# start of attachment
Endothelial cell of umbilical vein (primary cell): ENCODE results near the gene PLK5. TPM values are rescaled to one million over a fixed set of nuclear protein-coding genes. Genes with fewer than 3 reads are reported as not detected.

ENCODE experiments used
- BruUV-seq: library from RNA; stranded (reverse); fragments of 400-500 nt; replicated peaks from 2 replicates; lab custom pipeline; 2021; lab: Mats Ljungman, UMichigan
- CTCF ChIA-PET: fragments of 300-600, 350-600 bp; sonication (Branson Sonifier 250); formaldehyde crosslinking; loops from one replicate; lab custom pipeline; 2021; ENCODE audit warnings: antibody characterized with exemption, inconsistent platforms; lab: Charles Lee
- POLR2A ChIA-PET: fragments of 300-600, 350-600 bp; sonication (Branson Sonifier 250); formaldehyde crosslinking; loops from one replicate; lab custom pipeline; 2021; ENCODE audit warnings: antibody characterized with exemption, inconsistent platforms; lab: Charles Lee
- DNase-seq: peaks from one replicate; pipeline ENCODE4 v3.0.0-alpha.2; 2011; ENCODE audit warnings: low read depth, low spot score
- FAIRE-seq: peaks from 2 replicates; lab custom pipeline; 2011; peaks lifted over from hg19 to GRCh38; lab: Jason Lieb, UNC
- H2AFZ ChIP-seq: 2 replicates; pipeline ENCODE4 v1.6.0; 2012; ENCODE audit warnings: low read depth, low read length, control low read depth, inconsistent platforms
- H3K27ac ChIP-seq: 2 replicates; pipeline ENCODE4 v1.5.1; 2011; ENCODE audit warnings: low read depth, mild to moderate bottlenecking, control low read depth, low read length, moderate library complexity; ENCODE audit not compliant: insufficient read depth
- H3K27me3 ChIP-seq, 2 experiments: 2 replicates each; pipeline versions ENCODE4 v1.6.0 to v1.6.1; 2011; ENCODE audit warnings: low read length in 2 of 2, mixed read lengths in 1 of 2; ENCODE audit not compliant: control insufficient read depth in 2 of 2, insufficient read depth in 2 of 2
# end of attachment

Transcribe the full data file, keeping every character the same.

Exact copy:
Endothelial cell of umbilical vein (primary cell): ENCODE results near the gene PLK5. TPM values are rescaled to one million over a fixed set of nuclear protein-coding genes. Genes with fewer than 3 reads are reported as not detected.

ENCODE experiments used
- BruUV-seq: library from RNA; stranded (reverse); fragments of 400-500 nt; replicated peaks from 2 replicates; lab custom pipeline; 2021; lab: Mats Ljungman, UMichigan
- CTCF ChIA-PET: fragments of 300-600, 350-600 bp; sonication (Branson Sonifier 250); formaldehyde crosslinking; loops from one replicate; lab custom pipeline; 2021; ENCODE audit warnings: antibody characterized with exemption, inconsistent platforms; lab: Charles Lee
- POLR2A ChIA-PET: fragments of 300-600, 350-600 bp; sonication (Branson Sonifier 250); formaldehyde crosslinking; loops from one replicate; lab custom pipeline; 2021; ENCODE audit warnings: antibody characterized with exemption, inconsistent platforms; lab: Charles Lee
- DNase-seq: peaks from one replicate; pipeline ENCODE4 v3.0.0-alpha.2; 2011; ENCODE audit warnings: low read depth, low spot score
- FAIRE-seq: peaks from 2 replicates; lab custom pipeline; 2011; peaks lifted over from hg19 to GRCh38; lab: Jason Lieb, UNC
- H2AFZ ChIP-seq: 2 replicates; pipeline ENCODE4 v1.6.0; 2012; ENCODE audit warnings: low read depth, low read length, control low read depth, inconsistent platforms
- H3K27ac ChIP-seq: 2 replicates; pipeline ENCODE4 v1.5.1; 2011; ENCODE audit warnings: low read depth, mild to moderate bottlenecking, control low read depth, low read length, moderate library complexity; ENCODE audit not compliant: insufficient read depth
- H3K27me3 ChIP-seq, 2 experiments: 2 replicates each; pipeline versions ENCODE4 v1.6.0 to v1.6.1; 2011; ENCODE audit warnings: low read length in 2 of 2, mixed read lengths in 1 of 2; ENCODE audit not compliant: control insufficient read depth in 2 of 2, insufficient read depth in 2 of 2